Teachers quietly underscore salary fight

Parents dropping their children off at San Mateo schools may have noticed that teachers’ parking lots at several schools, including Highlands Elementary, were conspicuously empty, and that many teachers were clad head to toe in black.

To draw attention to the current salary negotiations between the San Mateo Elementary Teachers Association and the San Mateo-Foster City School District, teachers wore black and avoided using the teacher’s lot as a way to get parentsto ask what was going on.

And while parents are generally supportive of the teachers’ positions, some were concerned that the protest tactics were having a negative impact on the school.

“Some folks are irritated, but some seem to feel that any attention to the matter is good, and this seems to be bringing attention,” said Highlands parent Nina Lewis. She added that the efforts were not a concern right now because the end of the year is typically slower.

Other parents have said that because teachers are taking up street parking, parents are having to park farther from school to drop their children off, crowding the streets around schools.

The black clothing and empty lots are a part of the “work-to-rule” days in the teacher’s protest against the district. On select days, San Mateo-Foster City teachers do not offer any after-school or extra help, working only contracted hours.

“Some teachers at the schools have done it to draw attention from the community so that hopefully parents will ask us what is going,” said SMETA President Carole Delgado. The union is currently at an impasse with the district over salary negotiations and has one more meeting before a possible break for the summer.

The teachers are looking for a 15.35 percent salary increase this year, increases over the next two years, full health benefits for their families and an increase to hourly pay for work beyond the contracted daily load. The district is offering a 4 percent increase this year, plus a 2 percent one-time increase and a 0.5 percent stipend for teachers with special credentials or training.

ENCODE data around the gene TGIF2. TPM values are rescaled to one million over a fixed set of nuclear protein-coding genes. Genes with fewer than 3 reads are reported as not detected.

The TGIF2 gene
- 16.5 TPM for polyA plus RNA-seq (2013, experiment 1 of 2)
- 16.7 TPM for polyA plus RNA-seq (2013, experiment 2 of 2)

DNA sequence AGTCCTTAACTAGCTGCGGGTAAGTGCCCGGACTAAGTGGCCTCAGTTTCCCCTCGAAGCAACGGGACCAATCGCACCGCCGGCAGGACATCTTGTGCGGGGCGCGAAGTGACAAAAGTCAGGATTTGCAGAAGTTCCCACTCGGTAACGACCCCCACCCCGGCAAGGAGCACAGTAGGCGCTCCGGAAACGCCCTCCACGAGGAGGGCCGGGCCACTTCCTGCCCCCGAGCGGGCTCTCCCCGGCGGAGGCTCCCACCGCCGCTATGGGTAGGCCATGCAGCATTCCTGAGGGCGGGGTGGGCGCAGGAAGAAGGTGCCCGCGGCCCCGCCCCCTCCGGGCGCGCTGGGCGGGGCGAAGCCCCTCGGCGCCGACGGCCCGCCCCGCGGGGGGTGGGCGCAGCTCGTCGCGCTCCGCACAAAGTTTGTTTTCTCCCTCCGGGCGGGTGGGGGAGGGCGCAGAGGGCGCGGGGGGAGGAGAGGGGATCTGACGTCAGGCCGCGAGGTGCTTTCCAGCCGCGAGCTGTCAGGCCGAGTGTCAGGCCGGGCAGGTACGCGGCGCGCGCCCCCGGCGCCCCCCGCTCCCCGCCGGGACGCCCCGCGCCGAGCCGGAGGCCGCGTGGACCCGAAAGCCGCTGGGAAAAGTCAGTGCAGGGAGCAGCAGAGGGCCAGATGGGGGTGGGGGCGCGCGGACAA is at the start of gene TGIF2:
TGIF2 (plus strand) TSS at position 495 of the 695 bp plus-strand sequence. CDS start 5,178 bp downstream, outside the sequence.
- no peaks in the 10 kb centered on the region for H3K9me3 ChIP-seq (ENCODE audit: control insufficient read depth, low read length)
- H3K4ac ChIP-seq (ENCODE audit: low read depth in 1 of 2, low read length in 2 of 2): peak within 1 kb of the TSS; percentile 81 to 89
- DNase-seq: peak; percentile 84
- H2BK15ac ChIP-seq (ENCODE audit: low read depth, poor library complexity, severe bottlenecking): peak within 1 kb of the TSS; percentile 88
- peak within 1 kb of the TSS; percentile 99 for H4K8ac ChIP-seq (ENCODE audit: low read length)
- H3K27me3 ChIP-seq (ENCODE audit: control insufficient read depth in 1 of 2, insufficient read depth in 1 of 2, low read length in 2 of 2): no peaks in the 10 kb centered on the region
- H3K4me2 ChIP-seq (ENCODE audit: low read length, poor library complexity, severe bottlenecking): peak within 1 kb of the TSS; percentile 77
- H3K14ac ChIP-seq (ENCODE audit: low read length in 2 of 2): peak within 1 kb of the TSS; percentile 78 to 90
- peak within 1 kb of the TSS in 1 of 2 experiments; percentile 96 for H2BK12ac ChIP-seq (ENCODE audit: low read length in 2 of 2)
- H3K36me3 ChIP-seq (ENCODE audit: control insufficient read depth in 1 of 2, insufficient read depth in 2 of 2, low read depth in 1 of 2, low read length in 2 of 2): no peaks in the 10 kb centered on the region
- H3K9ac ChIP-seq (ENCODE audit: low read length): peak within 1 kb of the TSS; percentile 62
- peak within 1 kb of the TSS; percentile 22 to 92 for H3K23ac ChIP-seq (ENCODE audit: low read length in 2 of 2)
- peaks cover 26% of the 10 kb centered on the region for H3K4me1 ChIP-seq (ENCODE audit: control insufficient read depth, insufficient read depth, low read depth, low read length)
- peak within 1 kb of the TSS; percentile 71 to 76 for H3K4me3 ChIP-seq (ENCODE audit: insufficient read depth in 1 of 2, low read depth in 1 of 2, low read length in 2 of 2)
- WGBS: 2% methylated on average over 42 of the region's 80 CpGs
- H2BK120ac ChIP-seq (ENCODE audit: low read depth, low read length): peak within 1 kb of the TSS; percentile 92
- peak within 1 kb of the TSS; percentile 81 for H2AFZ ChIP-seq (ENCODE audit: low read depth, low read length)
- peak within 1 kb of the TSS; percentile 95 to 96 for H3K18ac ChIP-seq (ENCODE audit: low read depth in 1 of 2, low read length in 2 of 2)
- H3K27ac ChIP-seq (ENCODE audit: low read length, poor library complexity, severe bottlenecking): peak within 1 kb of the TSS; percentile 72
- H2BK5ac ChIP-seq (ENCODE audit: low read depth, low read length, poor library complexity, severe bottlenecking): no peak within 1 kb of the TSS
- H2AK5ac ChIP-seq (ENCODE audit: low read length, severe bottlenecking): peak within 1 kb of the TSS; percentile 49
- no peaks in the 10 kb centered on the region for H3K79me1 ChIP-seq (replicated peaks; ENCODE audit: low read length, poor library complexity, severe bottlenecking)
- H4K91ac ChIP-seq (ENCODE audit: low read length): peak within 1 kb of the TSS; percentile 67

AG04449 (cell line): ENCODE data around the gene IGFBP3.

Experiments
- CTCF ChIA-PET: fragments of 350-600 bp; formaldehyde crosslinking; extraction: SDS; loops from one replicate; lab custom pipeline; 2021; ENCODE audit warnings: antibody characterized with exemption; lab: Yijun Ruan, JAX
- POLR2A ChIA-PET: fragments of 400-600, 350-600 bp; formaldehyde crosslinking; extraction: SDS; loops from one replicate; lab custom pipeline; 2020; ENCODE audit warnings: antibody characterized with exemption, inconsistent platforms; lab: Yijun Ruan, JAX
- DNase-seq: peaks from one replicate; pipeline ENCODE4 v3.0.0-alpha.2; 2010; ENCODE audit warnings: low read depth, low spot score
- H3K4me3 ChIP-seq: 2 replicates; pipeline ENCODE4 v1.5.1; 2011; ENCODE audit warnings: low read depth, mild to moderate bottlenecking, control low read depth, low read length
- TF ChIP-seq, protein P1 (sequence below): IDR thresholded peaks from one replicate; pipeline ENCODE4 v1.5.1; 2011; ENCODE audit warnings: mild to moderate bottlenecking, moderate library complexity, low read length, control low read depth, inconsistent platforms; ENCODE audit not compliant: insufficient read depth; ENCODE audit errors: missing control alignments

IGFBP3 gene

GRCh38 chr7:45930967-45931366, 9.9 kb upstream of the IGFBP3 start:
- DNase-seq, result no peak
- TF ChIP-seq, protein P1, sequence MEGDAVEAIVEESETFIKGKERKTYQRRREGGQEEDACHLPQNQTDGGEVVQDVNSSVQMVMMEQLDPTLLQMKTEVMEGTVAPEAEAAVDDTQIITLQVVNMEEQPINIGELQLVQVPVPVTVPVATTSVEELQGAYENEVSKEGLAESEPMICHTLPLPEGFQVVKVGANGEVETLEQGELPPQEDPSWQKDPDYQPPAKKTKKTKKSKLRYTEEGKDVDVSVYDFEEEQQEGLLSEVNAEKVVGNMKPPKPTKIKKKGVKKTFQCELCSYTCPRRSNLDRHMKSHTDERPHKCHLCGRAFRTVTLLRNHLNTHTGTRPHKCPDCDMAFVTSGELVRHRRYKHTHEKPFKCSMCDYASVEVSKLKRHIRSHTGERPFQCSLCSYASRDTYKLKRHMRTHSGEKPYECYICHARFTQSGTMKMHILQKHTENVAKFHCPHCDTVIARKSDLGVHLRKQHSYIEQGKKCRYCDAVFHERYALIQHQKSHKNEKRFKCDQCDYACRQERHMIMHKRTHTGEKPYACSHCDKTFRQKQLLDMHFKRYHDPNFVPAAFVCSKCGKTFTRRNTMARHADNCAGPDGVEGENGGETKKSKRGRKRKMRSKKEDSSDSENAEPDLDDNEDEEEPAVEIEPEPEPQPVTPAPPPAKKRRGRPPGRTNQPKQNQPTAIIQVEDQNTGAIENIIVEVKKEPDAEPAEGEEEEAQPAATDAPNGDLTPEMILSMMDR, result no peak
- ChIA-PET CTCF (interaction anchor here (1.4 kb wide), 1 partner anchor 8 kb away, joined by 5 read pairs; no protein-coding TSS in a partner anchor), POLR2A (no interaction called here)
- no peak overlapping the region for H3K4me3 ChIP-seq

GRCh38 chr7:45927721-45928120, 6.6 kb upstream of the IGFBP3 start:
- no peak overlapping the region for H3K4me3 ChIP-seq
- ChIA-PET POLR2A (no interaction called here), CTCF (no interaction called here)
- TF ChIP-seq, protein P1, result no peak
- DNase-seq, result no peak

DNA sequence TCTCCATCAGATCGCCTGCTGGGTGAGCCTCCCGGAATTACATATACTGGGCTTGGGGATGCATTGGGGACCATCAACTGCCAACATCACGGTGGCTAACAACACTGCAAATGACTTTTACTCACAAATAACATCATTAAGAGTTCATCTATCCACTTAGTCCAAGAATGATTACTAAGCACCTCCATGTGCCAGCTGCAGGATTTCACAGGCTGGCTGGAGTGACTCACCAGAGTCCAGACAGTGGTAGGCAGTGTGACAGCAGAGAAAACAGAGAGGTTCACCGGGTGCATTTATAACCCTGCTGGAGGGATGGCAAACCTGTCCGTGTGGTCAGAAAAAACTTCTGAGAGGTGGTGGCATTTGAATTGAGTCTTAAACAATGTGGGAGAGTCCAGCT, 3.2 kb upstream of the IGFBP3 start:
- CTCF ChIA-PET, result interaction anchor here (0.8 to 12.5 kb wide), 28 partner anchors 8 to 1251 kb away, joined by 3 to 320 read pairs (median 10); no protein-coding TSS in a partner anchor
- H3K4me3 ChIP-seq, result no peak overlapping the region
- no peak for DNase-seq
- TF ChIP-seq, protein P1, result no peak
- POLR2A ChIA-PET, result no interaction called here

Many parents are planning to appear at the June 7 district board meeting to voice their opinions on the ongoing negotiations.

“It is too bad we have this issue at all in such an affluent area,” said Carol Phillips, another Highlands parent. “As for their tactics, I guess I can only hope more parents gain awareness of the situation and learn to be involved in whatever way they see fit.”

jgoldman@examiner.com

Bay Area NewsLocal

If you find our journalism valuable and relevant, please consider joining our Examiner membership program.
Find out more at www.sfexaminer.com/join/

Just Posted

Diners at Teeth, a bar in the Mission District, on July 9, 2021. Teeth began using digital menus based on QR code technology in August. (Ulysses Ortega/The New York Times)
QR codes are changing SF bars, restaurants: Should you be concerned?

By Erin Woo New York Times When people enter Teeth, a bar… Continue reading

The football stadium at UC Berkeley, on Saturday, Sept. 26, 2020. George Kliavkoff, a former top executive at MGM Resorts International, took over the conference at the start of the month. (Jim Wilson/The New York Times)
What’s Ahead for the Pac-12? New commissioner weighs in

‘Every decision we make is up for discussion. There are no sacred cows.’

As the world reeled, tech titans supplied the tools that made life and work possible. Now the companies are awash in money and questions about what it means to win amid so much loss. (Nicolas Ortega/The New York Times)
How tech won the pandemic and now may never lose

By David Streitfeld New York Times In April 2020, with 2,000 Americans… Continue reading

Vlad Tenev, Robinhood’s chief executive, is featured on a screen in Times Square in New York on Thursday, July 29, 2021. Robinhood’s stock opened at $38, the same as its IPO price, and then declined in a sign of investor hesitancy over a company that has attracted regulatory scrutiny. (Sasha Maslov/The New York Times)
Robinhood’s shares fall in public trading debut

By Erin Griffith New York Times Robinhood helped propel a “meme stock”… Continue reading

The recall election for California Gov. Gavin Newsom is scheduled for Sept. 14. (Kevin N. Hume/The Examiner)
SF could play a big role in overcoming Democrat apathy, driving voter turnout for Newsom

San Francisco voters are not used to swaying elections. Just think of… Continue reading

Most Read